“People who are normally honest and straightforward steal because of a perceived loss in their lives,” he says. “The loss can be actual or anticipated, and people think it’s unfair. So they act out in order to compensate themselves on a deeper level, kind of like a little kid taking revenge. People tell themselves that they’re stealing for the thrill, but they’re never aware of the real reason for what they’re doing. Also, people have an internal sense of what’s fair. If they think the restaurant charged too much for a meal, they may think ‘So what if I take a fork?'”

Sometimes, Cupchik says, people steal as a reaction to stress in their lives, because of problems with authority, or as an act of rebellion. For the wealthy, stealing can be a way of rebelling against their usual standard of living.

“People who live according to certain rules and high standards often want to violate those very standards,” he explains. “They can get tired of living up to rules. A lot of the items taken are nuisance items–they certainly don’t need them. For those with high-paying jobs that impart a lot of responsibility, a restaurant is an easy place to strike back.”

For Fariborz Rouchi, general manager of the Pump Room, it’s impossible to know why his wealthy and otherwise well-mannered clients take items they would have no trouble affording on their own. He says he and his staff must keep their eyes open at all times, and even that isn’t always enough. Patrons take the signature celebrity photos that cover the Pump Room’s walls, the leather-bound wine lists, and especially the blue-and-white bone-china show plates embossed with the Pump Room logo that anchor each place setting.

“It happens all the time,” Rouchi says. “Since the beginning of the year, we’ve lost 12 to 14 wine lists that cost $90 each. Last year we lost close to 200, so we changed the format of the wine list to a larger book that’s harder to take, and it’s been better. We’d be happy to give customers a copy of the list but the books are heavy leather-bound books that cost a lot of money.”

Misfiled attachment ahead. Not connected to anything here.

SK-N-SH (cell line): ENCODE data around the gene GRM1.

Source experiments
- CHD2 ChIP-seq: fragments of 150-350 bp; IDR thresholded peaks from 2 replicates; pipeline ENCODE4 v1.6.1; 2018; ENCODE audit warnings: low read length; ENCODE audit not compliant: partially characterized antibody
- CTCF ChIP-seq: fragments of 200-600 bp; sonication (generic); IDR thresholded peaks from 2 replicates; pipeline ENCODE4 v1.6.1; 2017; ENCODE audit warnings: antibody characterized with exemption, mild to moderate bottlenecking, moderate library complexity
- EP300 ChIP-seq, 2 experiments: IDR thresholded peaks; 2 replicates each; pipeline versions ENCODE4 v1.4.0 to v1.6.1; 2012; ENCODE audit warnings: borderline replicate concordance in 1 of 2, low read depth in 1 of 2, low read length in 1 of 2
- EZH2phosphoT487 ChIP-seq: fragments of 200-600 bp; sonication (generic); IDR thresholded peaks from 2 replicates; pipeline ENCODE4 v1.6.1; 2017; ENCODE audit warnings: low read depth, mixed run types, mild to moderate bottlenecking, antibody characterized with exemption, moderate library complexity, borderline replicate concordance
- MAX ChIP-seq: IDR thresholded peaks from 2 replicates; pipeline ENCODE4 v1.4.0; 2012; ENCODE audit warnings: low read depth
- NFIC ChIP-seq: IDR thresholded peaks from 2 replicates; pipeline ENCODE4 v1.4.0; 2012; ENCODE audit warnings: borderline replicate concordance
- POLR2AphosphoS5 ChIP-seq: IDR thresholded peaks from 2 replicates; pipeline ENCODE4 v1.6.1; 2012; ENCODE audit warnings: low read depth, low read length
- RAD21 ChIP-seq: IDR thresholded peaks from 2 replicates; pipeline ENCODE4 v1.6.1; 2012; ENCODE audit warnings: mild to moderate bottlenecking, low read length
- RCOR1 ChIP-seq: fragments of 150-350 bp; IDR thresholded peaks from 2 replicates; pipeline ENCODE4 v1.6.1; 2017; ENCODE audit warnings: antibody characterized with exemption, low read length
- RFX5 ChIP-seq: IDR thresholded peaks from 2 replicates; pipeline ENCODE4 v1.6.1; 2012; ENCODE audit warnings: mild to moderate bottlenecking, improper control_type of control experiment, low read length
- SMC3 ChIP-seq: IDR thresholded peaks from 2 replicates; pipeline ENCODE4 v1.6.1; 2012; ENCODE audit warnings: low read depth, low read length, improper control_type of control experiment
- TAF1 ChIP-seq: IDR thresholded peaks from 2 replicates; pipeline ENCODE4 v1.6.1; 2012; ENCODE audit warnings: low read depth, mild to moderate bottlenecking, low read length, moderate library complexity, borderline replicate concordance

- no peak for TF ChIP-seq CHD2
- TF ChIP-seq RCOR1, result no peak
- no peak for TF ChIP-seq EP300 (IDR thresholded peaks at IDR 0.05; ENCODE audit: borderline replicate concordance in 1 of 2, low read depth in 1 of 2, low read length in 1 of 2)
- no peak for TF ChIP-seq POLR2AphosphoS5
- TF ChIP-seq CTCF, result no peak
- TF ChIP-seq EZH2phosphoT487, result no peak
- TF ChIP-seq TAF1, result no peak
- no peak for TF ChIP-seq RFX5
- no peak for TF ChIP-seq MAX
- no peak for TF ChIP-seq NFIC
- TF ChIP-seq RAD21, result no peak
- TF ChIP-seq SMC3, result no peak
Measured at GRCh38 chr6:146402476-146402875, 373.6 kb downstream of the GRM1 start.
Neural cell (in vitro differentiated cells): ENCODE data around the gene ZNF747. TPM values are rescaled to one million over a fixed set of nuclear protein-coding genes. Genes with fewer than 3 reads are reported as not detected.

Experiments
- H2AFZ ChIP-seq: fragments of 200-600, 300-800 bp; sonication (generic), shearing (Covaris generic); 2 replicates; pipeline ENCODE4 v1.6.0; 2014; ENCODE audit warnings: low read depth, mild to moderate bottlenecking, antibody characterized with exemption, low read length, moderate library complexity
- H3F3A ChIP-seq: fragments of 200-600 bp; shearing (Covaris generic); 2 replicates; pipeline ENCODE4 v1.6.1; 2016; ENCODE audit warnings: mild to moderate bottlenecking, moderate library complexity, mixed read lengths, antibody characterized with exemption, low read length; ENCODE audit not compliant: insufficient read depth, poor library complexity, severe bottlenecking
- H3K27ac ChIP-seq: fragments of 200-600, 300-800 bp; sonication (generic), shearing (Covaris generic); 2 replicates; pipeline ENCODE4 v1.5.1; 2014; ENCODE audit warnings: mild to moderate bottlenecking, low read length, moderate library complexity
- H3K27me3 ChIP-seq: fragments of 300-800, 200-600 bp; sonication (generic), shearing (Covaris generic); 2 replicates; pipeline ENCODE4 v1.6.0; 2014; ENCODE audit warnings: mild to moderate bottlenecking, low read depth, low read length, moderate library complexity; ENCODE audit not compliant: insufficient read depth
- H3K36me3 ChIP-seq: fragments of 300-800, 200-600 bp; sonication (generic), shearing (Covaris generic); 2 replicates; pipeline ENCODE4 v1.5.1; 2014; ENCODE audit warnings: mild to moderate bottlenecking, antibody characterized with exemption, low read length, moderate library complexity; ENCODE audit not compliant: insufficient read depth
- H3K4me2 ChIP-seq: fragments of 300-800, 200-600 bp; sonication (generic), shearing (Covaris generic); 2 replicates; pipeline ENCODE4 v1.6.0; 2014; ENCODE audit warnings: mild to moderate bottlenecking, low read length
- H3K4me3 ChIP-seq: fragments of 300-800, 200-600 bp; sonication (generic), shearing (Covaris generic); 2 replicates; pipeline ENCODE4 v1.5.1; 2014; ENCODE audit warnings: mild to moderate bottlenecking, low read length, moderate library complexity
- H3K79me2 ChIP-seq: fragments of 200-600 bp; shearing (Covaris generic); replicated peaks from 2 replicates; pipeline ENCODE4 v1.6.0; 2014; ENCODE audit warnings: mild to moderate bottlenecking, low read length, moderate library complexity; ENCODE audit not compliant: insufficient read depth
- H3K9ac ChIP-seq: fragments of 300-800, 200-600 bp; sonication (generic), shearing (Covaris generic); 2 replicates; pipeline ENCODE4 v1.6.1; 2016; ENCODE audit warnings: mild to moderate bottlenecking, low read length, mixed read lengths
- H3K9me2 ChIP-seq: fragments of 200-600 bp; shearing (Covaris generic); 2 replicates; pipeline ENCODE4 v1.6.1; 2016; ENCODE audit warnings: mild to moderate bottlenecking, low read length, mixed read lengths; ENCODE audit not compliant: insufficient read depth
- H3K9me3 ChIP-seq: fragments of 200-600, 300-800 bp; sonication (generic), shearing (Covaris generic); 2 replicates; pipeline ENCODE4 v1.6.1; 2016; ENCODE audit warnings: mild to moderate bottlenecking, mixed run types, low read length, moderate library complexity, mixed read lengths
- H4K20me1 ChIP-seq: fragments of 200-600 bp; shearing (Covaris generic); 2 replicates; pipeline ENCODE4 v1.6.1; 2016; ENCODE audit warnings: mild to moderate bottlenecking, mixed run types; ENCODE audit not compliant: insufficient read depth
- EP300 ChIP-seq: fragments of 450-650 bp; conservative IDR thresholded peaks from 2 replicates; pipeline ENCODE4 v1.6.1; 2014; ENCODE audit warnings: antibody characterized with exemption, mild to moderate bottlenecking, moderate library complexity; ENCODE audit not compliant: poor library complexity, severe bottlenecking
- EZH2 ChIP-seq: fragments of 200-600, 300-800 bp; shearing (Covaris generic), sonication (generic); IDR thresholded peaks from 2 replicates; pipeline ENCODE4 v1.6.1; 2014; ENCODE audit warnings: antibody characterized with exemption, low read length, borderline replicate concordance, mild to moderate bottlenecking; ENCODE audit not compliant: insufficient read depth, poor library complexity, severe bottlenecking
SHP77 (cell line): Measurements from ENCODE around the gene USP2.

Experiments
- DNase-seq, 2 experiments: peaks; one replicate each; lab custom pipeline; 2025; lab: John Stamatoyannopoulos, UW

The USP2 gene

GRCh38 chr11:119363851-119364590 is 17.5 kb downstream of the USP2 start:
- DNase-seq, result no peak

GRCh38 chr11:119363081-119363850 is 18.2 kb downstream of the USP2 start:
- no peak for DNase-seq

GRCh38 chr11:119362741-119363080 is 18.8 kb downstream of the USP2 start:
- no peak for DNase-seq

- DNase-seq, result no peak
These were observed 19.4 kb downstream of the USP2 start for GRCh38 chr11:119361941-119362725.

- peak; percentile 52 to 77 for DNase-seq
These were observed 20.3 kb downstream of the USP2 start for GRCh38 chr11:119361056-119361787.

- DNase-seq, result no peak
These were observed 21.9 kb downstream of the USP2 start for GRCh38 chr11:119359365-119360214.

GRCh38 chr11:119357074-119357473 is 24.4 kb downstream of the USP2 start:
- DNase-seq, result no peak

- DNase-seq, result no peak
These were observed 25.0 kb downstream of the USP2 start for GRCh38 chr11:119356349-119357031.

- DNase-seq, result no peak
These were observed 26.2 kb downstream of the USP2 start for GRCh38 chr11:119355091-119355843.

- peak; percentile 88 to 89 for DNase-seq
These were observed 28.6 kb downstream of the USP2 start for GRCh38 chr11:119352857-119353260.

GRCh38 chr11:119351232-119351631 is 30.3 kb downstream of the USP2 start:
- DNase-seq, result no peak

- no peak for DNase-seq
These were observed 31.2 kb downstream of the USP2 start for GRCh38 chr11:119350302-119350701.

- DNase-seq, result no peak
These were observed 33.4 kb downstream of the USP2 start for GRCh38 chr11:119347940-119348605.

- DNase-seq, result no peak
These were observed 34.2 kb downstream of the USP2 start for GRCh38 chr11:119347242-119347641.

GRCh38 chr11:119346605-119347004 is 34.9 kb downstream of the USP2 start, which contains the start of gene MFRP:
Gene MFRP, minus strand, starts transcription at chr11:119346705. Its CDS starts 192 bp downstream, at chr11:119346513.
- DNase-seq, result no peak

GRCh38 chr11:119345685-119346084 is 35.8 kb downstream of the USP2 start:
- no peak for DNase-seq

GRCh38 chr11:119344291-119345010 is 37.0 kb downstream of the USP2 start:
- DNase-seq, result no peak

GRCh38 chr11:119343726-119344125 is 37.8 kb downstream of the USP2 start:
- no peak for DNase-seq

Patrons tend to be very sneaky when it comes to the show plates, Rouchi says. The staff always removes the plates, which cost $120 each, from the table once people have ordered their meal. Some customers will ask them to leave the plate, and that’s when the staff knows to keep an eye out.

“A month ago, we had a table of four, two ladies and two gentlemen. One of the ladies didn’t let us remove the show plate,” he recalls. “So we kept watching her and when I came back later in the meal, the plate was not there, and she had a very big purse. So I waited and waited and when her husband came up to pay, I put the $120 on the bill. I confronted him about it and he denied it at first, but when I told him we knew, he got quiet, went back to the table, and came back with the plate.”

The celebrity photos, however, are another story. The pictures are nailed to the wall and copies are for sale, but that doesn’t stop patrons from taking the ones they want.

“Someone really has to go to a lot of trouble to get the photos,” Rouchi says. “We’ve lost nine so far this year. They’re not even signed. I guess it’s not even the object itself but the thrill of stealing it, of taking it off the wall.”

If you ask restaurant owners why they think patrons steal, many will say that customers want a memento, a souvenir of their evening out. Anything from a napkin to a matchbook can serve this purpose, and the most popular items are those printed with the eatery’s name.

“Anything with a logo or face will walk out the door,” says Grant DePorter, managing partner of Harry Caray’s. “We try not to put the logo on anything.”

As if to make a point, Harry Caray’s patrons regularly steal the one logo-printed item in the place: the check presenters.